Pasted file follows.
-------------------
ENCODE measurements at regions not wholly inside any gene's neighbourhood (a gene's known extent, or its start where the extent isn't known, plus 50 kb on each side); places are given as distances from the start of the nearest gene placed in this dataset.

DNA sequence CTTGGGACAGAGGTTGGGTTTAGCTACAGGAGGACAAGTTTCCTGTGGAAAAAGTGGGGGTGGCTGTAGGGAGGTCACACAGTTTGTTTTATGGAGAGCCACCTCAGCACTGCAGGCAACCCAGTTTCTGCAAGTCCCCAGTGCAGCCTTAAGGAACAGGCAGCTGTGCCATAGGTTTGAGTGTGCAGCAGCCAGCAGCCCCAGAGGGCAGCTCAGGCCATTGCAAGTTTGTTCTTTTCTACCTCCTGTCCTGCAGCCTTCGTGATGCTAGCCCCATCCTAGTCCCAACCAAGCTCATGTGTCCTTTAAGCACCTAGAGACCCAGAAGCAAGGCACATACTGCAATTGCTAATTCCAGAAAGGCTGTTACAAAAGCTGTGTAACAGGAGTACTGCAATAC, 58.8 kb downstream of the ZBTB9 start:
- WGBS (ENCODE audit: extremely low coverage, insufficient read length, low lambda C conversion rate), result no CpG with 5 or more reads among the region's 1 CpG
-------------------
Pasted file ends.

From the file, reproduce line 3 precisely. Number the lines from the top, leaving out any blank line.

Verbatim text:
- WGBS (ENCODE audit: extremely low coverage, insufficient read length, low lambda C conversion rate), result no CpG with 5 or more reads among the region's 1 CpG